• Daniel Alarcón delves into the April suicide of former Peruvian president Alan García in the New Yorker. The move threw the country's corruption investigations -- which have implicated most former presidents still alive -- for a loop and leaves the traditional APRA party in disarray. 
  • Alongside Brazil, Peru is the country most affected by Odebrecht graft investigations. The relative success of investigations targeting the country's most politically powerful is a byproduct of a particularly toxic judicial environment, in which infighting and finger-pointing are rife among judges, lawyers, and public prosecutors, argues Laura Bunt-MacRury in the Conversation.
  • Marmalade of Madness: former conservative supporters of Brazilian President Jair Bolsonaro are jumping ship in droves. Bolsonaro's popularity rating plunged since January, and more than half the country says it no longer trusts him, reports the Guardian. The numbers are the worst at this point of the government for any administration since the return of democracy.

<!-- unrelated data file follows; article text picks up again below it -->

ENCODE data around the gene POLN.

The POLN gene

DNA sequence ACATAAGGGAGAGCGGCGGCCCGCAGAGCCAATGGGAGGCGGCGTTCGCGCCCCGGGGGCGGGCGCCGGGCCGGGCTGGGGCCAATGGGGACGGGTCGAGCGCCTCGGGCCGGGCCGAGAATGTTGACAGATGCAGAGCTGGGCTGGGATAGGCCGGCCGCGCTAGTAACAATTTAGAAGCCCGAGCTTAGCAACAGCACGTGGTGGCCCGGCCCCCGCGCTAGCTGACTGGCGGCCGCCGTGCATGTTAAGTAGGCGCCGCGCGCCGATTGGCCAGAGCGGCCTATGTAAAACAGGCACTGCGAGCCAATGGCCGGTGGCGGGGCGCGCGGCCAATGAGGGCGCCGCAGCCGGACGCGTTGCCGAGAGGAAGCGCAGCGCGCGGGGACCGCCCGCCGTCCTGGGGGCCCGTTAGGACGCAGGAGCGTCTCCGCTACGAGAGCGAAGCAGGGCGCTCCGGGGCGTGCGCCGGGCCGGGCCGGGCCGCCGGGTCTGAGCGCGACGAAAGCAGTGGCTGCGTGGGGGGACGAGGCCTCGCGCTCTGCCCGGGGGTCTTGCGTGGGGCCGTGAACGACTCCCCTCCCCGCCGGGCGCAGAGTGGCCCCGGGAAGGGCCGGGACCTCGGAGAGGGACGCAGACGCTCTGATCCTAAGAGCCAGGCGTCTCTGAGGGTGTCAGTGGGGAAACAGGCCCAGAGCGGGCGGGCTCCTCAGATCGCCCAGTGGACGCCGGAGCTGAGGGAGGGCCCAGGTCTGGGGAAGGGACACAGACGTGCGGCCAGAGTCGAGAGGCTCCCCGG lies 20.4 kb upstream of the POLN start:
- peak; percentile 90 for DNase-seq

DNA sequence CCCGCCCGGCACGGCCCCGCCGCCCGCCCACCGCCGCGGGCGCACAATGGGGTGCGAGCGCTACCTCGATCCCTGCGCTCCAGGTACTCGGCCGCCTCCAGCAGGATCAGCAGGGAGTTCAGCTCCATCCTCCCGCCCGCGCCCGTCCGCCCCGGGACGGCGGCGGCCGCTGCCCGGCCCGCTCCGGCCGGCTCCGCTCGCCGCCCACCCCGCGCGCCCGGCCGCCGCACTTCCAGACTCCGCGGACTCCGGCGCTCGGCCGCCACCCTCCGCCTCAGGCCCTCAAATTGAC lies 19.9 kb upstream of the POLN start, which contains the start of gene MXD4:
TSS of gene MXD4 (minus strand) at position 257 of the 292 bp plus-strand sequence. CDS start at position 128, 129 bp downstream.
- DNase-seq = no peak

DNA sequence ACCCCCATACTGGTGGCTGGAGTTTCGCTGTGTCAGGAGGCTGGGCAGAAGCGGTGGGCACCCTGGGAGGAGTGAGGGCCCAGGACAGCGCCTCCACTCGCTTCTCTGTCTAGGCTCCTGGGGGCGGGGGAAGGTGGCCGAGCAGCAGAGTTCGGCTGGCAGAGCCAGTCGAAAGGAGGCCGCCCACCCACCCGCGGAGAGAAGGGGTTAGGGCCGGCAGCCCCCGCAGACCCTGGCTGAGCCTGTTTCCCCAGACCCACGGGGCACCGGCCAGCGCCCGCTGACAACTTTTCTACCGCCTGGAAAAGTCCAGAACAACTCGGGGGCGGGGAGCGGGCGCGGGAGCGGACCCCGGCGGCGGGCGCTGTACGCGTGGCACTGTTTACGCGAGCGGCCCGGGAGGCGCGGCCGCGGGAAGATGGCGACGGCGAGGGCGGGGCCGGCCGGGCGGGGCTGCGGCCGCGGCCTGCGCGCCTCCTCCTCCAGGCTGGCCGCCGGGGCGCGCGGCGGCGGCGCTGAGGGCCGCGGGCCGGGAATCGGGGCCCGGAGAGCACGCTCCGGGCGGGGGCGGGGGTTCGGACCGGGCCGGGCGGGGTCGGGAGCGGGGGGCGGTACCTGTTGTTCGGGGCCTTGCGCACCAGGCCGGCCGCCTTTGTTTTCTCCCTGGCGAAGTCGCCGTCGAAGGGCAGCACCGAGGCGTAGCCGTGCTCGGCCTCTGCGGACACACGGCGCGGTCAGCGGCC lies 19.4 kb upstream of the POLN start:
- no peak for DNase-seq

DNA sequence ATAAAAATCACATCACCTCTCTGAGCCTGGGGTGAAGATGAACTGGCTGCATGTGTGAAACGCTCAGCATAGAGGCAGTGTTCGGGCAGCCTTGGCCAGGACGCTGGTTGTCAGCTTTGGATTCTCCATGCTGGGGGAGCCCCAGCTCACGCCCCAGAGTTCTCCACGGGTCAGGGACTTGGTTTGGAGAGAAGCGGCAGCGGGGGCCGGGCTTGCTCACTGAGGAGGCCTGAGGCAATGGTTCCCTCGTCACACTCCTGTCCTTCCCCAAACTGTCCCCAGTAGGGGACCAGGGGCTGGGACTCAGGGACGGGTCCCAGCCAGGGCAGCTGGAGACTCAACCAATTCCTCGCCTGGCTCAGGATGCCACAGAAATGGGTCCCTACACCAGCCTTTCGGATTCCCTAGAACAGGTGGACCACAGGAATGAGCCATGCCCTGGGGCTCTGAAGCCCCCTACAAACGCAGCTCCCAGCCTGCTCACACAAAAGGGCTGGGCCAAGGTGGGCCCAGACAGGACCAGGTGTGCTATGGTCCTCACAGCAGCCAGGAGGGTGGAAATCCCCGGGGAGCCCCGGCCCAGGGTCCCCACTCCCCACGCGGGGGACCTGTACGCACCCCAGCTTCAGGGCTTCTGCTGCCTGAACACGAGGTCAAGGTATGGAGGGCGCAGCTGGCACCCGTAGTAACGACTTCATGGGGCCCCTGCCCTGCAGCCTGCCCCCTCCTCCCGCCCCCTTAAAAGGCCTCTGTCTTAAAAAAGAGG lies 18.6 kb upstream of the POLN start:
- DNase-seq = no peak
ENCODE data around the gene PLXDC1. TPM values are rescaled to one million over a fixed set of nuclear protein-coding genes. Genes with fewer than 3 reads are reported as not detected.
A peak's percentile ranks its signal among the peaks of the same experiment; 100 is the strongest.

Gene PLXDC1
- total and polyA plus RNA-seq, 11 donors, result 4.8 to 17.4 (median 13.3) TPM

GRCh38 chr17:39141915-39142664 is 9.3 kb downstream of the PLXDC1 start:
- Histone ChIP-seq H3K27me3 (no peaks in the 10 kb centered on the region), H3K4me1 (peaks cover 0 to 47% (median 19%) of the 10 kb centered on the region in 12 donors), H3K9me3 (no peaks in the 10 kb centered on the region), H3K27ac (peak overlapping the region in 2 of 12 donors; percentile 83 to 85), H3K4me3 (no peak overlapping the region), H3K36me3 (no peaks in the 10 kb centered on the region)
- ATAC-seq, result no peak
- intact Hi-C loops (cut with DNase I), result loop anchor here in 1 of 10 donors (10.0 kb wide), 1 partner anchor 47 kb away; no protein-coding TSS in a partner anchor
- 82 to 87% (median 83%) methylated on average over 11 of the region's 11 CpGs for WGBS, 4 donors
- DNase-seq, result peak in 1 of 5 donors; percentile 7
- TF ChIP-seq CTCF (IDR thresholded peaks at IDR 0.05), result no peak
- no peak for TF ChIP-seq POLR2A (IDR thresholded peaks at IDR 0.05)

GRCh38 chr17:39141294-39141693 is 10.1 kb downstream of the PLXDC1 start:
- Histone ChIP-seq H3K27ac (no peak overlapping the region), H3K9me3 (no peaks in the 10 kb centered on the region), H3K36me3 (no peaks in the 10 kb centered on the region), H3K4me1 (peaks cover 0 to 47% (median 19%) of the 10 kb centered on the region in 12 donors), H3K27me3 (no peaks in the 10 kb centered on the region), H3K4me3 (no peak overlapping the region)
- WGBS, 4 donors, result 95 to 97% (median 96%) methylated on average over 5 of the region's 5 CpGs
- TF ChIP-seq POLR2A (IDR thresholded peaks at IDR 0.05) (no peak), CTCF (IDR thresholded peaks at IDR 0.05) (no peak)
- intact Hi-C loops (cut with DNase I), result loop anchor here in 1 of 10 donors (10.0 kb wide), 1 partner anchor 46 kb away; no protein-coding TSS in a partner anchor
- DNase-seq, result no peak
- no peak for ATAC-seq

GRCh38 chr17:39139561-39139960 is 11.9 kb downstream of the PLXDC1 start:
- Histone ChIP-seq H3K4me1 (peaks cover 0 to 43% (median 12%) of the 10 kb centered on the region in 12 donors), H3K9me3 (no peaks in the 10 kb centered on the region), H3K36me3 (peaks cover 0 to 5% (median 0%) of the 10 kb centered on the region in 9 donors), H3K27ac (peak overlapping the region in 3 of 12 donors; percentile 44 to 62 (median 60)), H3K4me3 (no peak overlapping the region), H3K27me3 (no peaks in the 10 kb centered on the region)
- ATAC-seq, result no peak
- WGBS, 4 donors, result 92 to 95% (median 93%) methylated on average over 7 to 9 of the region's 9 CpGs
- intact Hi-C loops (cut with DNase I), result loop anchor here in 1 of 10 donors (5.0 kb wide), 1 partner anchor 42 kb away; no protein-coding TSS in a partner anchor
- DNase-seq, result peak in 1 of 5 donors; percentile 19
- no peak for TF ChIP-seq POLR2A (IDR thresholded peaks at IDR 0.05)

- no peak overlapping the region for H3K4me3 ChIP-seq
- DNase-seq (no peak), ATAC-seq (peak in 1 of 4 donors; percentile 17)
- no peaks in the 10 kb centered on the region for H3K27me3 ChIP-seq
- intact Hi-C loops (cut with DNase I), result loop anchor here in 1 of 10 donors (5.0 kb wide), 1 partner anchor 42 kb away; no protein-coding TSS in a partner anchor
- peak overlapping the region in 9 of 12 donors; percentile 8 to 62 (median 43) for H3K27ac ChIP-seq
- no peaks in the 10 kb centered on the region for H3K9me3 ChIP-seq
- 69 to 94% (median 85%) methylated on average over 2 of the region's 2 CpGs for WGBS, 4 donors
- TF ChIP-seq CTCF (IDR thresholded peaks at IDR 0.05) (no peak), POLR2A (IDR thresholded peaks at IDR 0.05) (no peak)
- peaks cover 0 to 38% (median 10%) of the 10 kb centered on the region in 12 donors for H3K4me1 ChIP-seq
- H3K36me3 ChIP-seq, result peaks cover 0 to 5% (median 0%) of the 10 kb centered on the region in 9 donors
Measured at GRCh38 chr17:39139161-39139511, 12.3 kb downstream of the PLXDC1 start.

• Bolsonaro's legislative agenda has been hindered by lack of support, and infighting within the administration further undermines his initiatives, writes Claudia Zilla in Nueva Sociedad.
  • The new version of pension reform presented by Brazil's government in Congress yesterday could save about $245 billion over the next decade. The bill could be approved as soon as today by a special committee, and move to the full lower house for debate and vote. Lawmakers are under pressure to move forward before the July 18 winter recess, reports the Wall Street Journal.
  • Brazilian police  whether mining company Vale SA's chief financial officer and two former senior executives were aware of structural weaknesses in a mine-waste dam before it ruptured in January, reports the Wall Street Journal.
  • Mexico desperately needs a government body dedicated to guaranteeing the rights of people with disabilities. More than half of Mexico's population with disabilities is poor, and 20 percent are illiterate -- the López Obrador administration must make it a political priority, argues Human Rights Watch investigator Carlos Ríos Espinosa in a New York Times Español op-ed.